Redesigning experimental equipment for determining peak pressure in a simulated tank car transfer line
Author(s)Diaz, Richard A
Massachusetts Institute of Technology. Dept. of Mechanical Engineering.
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When liquids are transported from storage tanks to tank cars, improper order of valve openings can cause pressure surges in the transfer line. To model this phenomenon and predict the peak pressures in such a transfer line, a laboratory setup consisting of a pressurized water storage tank connected to different segments of pipe by ball valves was constructed. By varying parameters including water height within the tank, transfer line length, and applied driving pressure, the most critical variable was determined to be driving pressure. The hydrostatic pressure from the difference in water height was negligible and this fact was evident without the need for experimental verification. This setup therefore allowed for even fewer parameters to be tested. Due to the poor condition of the experiment because of age and corrosion along with the few insights the setup provided, the experiment needed to be updated. The newer version is designed to allow students to have more choice in what parameters they wish to test, with pipe segments of different length as well as different diameter with various impedances. To address spatial and practical considerations, the new design was assembled in PVC piping. This mockup proved useful in discovering inadequacies in the design that had not been considered.(cont.) While the mockup proved that the design was safe to use at the operating pressures within the 2.672 laboratory for which the experiment is intended, it also proved that there were important factors influencing the aesthetics of the experiment that had been considered secondary to the safety. To add complexity to the problem, the design included clear segments of pipe near the ends in which the water hammer would oscillate so that digital imaging analysis could later be implemented. However, the increase in pipe length to hide the pressure tank below the table also caused the air pressure required to drive the oscillations in the clear section of pipe to be much higher than operating pressure. As this build was considered as a mockup, these problems have been noted so future designs for the final experiment to be used in the 2.672 classroom can address these problems.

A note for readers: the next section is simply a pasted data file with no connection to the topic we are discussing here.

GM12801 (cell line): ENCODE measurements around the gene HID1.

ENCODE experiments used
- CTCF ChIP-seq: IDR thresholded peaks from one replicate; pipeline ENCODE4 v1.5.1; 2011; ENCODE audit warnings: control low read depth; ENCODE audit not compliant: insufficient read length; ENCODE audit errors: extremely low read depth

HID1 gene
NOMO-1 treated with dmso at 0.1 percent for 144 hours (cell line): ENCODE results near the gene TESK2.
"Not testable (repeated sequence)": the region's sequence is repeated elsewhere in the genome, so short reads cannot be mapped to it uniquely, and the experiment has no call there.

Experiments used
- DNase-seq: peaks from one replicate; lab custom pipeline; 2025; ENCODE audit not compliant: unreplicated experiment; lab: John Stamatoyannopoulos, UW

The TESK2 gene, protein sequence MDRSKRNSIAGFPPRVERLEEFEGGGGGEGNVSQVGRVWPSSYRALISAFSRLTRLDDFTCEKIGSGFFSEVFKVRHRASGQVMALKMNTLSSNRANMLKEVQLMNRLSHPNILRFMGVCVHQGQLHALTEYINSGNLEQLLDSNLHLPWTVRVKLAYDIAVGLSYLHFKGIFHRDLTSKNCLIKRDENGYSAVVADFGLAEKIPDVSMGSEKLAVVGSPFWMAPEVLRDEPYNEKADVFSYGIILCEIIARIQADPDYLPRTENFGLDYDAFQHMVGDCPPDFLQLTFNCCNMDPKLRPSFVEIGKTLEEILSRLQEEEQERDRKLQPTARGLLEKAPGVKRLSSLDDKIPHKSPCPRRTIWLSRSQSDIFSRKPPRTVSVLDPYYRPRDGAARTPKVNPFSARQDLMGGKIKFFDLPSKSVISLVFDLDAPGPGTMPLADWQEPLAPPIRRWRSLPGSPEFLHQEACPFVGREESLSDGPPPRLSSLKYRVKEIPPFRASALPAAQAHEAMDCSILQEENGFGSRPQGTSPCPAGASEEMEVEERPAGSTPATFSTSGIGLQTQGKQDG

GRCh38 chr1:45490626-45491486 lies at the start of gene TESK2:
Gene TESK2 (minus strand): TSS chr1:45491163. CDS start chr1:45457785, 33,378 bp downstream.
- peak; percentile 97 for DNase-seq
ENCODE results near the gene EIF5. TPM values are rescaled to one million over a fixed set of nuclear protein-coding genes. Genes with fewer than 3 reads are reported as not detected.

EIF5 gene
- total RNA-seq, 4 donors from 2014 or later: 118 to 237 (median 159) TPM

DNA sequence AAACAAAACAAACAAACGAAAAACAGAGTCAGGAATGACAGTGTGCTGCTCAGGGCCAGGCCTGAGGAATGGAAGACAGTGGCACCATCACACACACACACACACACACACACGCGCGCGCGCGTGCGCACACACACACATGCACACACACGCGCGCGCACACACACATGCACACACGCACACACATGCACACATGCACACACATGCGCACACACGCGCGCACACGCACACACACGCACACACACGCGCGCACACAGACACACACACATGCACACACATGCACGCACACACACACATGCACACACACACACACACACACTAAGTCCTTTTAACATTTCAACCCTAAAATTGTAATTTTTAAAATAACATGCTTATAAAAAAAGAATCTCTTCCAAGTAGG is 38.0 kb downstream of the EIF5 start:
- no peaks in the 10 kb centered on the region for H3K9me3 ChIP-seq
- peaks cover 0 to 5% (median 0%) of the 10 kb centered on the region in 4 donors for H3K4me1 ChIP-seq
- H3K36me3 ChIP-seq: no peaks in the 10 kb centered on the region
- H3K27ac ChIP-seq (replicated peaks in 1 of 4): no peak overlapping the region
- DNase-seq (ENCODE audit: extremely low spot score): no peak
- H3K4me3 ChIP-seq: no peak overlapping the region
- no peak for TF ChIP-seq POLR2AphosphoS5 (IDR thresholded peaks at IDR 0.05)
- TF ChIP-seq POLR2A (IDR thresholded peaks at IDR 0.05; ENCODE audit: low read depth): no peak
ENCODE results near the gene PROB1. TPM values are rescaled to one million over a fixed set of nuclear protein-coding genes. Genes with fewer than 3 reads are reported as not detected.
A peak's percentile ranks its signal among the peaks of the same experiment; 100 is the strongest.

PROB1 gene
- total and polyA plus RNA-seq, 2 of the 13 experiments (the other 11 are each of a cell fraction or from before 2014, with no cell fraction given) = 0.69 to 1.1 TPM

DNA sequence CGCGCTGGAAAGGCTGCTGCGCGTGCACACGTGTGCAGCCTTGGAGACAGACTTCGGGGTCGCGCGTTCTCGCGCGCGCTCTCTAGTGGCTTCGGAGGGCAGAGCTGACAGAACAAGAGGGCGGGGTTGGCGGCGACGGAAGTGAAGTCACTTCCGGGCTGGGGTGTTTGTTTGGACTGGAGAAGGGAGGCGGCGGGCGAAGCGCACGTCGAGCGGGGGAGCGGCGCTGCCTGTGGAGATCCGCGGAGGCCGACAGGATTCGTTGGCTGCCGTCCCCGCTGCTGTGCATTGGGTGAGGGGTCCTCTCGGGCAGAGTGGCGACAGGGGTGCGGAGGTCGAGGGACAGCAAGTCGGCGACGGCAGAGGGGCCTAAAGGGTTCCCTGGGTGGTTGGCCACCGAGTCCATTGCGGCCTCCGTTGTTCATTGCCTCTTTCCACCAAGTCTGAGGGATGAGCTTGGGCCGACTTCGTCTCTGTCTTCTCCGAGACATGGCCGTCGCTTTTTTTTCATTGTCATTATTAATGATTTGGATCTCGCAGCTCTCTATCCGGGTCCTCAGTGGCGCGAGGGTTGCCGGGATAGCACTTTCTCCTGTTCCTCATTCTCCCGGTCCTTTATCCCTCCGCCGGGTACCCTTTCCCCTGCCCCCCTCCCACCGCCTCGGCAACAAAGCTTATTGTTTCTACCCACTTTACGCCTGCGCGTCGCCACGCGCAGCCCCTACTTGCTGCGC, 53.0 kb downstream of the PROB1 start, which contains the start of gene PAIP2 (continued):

Thesis (S.B.)--Massachusetts Institute of Technology, Dept. of Mechanical Engineering, 2007.Includes bibliographical references (leaf 21).
DepartmentMassachusetts Institute of Technology. Dept. of Mechanical Engineering.
Massachusetts Institute of Technology